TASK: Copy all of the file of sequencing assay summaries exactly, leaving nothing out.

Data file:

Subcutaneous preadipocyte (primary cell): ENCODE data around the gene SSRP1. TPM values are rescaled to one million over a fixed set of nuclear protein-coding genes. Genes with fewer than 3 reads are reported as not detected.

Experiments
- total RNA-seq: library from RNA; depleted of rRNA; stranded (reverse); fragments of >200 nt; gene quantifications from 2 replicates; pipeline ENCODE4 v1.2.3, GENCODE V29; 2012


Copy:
Subcutaneous preadipocyte (primary cell): ENCODE data around the gene SSRP1. TPM values are rescaled to one million over a fixed set of nuclear protein-coding genes. Genes with fewer than 3 reads are reported as not detected.

Experiments
- total RNA-seq: library from RNA; depleted of rRNA; stranded (reverse); fragments of >200 nt; gene quantifications from 2 replicates; pipeline ENCODE4 v1.2.3, GENCODE V29; 2012